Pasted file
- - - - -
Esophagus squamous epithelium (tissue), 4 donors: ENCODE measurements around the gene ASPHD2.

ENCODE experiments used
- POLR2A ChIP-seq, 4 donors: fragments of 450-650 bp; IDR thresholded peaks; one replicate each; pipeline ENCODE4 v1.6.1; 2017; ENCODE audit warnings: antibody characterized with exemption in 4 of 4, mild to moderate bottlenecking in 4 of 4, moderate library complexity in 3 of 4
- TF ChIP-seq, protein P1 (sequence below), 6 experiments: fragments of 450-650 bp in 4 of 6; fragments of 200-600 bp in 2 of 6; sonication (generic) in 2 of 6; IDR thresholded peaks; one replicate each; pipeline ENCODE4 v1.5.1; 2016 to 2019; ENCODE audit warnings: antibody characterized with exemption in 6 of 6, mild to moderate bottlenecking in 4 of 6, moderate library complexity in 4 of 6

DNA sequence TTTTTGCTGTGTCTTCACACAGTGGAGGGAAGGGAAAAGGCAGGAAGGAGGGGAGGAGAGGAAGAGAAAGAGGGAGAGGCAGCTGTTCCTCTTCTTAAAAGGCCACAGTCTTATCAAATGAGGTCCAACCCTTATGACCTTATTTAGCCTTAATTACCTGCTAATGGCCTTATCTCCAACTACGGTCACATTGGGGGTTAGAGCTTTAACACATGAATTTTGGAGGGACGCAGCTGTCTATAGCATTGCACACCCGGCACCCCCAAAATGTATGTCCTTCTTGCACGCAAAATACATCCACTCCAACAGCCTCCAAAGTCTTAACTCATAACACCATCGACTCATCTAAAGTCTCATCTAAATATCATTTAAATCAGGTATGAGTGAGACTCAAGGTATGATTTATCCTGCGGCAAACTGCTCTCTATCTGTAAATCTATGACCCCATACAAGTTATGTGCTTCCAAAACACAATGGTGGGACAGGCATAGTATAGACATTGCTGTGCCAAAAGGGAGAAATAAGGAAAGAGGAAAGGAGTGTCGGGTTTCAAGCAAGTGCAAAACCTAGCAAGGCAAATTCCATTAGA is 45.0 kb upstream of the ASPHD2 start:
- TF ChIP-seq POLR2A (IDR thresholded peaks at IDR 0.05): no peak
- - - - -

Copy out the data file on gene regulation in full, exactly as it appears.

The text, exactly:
Esophagus squamous epithelium (tissue), 4 donors: ENCODE measurements around the gene ASPHD2.

ENCODE experiments used
- POLR2A ChIP-seq, 4 donors: fragments of 450-650 bp; IDR thresholded peaks; one replicate each; pipeline ENCODE4 v1.6.1; 2017; ENCODE audit warnings: antibody characterized with exemption in 4 of 4, mild to moderate bottlenecking in 4 of 4, moderate library complexity in 3 of 4
- TF ChIP-seq, protein P1 (sequence below), 6 experiments: fragments of 450-650 bp in 4 of 6; fragments of 200-600 bp in 2 of 6; sonication (generic) in 2 of 6; IDR thresholded peaks; one replicate each; pipeline ENCODE4 v1.5.1; 2016 to 2019; ENCODE audit warnings: antibody characterized with exemption in 6 of 6, mild to moderate bottlenecking in 4 of 6, moderate library complexity in 4 of 6

DNA sequence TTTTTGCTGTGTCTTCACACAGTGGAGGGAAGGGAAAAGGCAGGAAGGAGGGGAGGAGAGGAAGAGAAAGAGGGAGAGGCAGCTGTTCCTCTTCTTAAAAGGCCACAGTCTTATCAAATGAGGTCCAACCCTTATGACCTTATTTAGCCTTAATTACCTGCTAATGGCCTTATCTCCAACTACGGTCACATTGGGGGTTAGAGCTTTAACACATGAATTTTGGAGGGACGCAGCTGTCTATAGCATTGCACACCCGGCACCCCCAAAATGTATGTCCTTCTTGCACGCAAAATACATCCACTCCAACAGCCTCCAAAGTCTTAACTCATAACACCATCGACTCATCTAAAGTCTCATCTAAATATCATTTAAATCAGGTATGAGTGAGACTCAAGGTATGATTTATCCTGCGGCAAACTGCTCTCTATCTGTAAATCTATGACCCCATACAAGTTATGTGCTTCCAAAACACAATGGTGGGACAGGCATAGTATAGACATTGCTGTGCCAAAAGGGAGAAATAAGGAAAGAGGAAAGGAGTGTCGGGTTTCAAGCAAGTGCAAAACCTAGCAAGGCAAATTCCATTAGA is 45.0 kb upstream of the ASPHD2 start:
- TF ChIP-seq POLR2A (IDR thresholded peaks at IDR 0.05): no peak